Former prison worker sentenced to probation
by Scott Reese Willey
Oct 19, 2009 | 3521 views | 0 0 comments | 16 16 recommendations | email to a friend | print
A 44-year-old Beeville man accused of sneaking tobacco, alcohol and dietary supplements to prison inmates when he worked there as a laundry manager two years ago was sentenced Tuesday to four years probation.

District Court Judge Mike Welborn also ordered Juan Antonio Gutierrez to pay a $750 fine and $298 in attorney fees.

Gutierrez, who was 42 years old when he resigned as laundry manager at the McConnell prison, confessed he had given inmates prohibited items for money between October 2006 and June 15, 2007.

In a written confession, Gutierrez admitted he was approached by an inmate in October 2006 and asked to sneak in tobacco in exchange for $100.

Gutierrez, who started working for the Texas Department of Criminal Justice in 2004, said he refused to go along with the inmate’s request at first, saying he feared losing his job or being sent to prison for violating a state law.

However, he confessed, the inmate continued to pressure him daily and he eventually agreed.

Gutierrez said he placed the loose tobacco in three plastic sandwich bags and after flattening them tied them around his ankles to sneak them past security.

He also stuffed some of the bags down his pants.

He said he also provided liquor and whisky to inmates by pouring it into soft drink bottles.

Gutierrez also confessed to providing dietary supplements and a watch to the inmates.

He said he figures he received between $3,000 and $4,000 for his illegal acts over the course of nine months.

Gutierrez said his wife and he refined the operation by vacuum-sealing the plastic bags to make them slimmer and more concealable. He said he spent about $400 of the illegal loot on Christmas presents one year.

Prison officials caught Gutierrez sneaking in the illegal items on June 15, 2007.

He resigned the same day and was indicted this year on one count of providing a prohibited substance in a correctional facility, a third degree felony offense punishable by up to 10 years in prison and a $10,000 fine.

Judge Welborn sentenced Gutierrez to four years deferred adjudication probation.

Under deferred adjudication probation, Gutierrez’s judgment will be deferred until later, if ever. If he successfully fulfills the terms of his community supervision, he will not be judged and thus not have a criminal record in regards to the offense. However, if he fails to abide by the terms of the probation, he could have his probation revoked and sent to prison for the maximum time allowed by law without a trial.

Also sentenced Tuesday:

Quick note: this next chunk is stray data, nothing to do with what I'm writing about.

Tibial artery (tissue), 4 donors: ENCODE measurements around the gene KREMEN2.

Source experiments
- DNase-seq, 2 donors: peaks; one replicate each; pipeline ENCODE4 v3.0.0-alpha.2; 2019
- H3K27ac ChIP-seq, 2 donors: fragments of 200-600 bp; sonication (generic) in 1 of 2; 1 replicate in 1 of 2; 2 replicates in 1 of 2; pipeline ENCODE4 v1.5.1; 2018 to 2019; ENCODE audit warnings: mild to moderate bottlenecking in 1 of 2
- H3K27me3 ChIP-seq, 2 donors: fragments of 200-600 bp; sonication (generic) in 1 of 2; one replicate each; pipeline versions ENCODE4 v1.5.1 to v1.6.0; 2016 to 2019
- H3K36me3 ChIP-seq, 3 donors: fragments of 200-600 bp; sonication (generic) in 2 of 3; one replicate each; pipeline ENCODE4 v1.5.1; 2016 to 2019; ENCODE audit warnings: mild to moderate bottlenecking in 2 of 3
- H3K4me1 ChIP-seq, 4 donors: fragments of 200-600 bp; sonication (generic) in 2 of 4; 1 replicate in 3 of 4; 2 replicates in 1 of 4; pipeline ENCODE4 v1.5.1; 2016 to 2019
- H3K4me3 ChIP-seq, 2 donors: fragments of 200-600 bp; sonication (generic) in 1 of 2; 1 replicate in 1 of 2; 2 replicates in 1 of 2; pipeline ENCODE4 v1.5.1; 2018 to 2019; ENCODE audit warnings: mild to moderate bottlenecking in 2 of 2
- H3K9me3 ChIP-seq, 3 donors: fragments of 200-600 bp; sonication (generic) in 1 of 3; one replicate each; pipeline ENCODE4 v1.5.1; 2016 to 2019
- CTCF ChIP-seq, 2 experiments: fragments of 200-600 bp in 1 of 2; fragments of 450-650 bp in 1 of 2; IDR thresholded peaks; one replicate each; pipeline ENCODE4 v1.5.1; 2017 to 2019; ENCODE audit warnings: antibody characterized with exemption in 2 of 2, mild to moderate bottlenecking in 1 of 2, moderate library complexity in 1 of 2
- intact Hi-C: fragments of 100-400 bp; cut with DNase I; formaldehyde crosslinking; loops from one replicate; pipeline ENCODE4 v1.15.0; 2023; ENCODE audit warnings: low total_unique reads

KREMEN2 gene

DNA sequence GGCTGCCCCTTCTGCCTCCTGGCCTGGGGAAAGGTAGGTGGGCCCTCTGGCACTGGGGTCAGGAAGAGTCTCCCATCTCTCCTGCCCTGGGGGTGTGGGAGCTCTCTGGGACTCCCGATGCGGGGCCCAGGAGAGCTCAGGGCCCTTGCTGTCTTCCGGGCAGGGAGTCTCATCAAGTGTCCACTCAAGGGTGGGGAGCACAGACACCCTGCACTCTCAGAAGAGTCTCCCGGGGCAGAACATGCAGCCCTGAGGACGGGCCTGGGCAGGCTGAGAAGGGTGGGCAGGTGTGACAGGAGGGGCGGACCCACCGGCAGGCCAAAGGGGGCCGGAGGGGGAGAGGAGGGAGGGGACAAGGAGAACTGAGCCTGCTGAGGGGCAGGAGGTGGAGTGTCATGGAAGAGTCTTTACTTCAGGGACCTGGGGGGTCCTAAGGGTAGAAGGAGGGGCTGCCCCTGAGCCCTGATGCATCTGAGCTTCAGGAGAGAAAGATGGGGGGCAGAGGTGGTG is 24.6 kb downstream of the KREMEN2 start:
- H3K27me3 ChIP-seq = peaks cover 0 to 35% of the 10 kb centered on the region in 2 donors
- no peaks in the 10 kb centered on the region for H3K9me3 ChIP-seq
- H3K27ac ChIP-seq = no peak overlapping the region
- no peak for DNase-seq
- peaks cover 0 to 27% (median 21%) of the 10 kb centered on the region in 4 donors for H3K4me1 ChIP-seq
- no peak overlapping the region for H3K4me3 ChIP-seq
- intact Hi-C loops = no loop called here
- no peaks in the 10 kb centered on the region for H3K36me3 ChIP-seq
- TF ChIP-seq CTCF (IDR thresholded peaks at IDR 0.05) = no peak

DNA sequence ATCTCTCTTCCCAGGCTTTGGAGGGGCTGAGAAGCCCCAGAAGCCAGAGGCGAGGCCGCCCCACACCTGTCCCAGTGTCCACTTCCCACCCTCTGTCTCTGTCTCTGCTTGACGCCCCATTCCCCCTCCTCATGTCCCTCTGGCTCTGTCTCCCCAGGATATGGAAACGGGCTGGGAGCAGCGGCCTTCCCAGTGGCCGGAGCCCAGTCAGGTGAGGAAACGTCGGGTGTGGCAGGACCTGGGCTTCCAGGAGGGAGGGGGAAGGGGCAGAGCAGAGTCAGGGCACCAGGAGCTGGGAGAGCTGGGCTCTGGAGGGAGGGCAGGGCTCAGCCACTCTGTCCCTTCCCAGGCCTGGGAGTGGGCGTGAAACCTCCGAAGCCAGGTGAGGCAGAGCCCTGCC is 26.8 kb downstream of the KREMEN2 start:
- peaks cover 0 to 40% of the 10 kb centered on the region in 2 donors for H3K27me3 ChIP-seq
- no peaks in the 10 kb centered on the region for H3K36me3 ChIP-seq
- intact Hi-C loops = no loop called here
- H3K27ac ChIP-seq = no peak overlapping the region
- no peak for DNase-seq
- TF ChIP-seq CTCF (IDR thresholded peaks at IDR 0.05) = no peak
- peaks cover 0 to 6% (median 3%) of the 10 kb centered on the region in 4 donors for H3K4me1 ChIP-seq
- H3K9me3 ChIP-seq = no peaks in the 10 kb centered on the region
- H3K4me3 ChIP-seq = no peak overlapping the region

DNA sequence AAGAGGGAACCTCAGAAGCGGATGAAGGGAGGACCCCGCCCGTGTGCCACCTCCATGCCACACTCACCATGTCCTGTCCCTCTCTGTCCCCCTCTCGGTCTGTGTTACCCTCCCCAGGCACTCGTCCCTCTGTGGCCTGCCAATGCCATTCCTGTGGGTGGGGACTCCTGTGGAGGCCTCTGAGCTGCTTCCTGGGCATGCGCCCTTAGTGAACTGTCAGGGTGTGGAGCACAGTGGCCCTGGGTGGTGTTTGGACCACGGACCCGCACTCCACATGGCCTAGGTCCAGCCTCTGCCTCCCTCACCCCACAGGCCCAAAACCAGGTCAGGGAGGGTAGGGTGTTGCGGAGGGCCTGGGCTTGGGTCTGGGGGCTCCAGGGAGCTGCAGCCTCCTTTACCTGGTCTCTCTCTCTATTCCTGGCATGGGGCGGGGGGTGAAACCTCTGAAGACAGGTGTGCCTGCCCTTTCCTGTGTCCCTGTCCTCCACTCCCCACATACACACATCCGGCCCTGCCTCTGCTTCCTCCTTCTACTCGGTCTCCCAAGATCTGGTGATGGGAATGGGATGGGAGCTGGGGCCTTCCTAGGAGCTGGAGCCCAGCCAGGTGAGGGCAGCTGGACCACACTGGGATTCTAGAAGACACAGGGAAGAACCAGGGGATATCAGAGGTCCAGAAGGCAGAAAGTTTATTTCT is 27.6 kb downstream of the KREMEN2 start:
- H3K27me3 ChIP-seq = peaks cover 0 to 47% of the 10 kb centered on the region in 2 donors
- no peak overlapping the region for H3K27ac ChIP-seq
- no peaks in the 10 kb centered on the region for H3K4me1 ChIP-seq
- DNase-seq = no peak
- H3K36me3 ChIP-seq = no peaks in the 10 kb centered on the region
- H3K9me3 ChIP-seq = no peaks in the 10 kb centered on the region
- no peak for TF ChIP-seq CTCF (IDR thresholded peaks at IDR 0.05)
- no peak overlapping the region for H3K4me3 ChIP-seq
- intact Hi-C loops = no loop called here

• Joe Anthony Soliz, 24, of Beeville, sentenced to 20 years in prison on a charge of possession of a controlled substance, between 4 grams and 200 grams of cocaine, a first degree felony offense punishable by up to 99 years in prison and a $10,000 fine.

Soliz pleaded guilty to the charge as part of plea bargain agreement arranged with the district attorney’s office. A sheriff’s deputy said officers executed a search warrant of the home in which Soliz lived and the illegal narcotics were discovered stuffed in the sleeve of a shirt hanging in the closet.

• Steve Reyna Cerda Jr., 28, of Corpus Christi, to three years in prison on a charge of aggravated assault by threat with a deadly weapon, a second degree felony offense punishable by up to 20 years in prison and a $10,000 fine.

He is accused of twice trying to ram another vehicle on April 15, 2006, in which one passenger was younger than six years old. According to court records, Cerda told sheriff’s deputies he was attempting to stop the other vehicle so that he could talk to a passenger, who is his ex-girlfriend. Cerda told the officer his girlfriend was moving away to another town and taking his daughter, who was under six years old at the time.

His ex-girlfriend and daughter were passengers in the car at the time of the incident. The driver, the woman’s new boyfriend, told officers he had picked up the woman and his daughter and was leaving his home east of Beeville when Cerda drove up in a Dodge truck and tried to ram his car. The driver said he was forced to drive into a ditch to avoid a collision with Cerda’s pickup truck. Seconds later, at an intersection down the road, Cerda twice bumped the rear of the car. A sheriff’s deputy spotted the two speeding cars pull into a parking lot of a convenience store where the two men began fighting.

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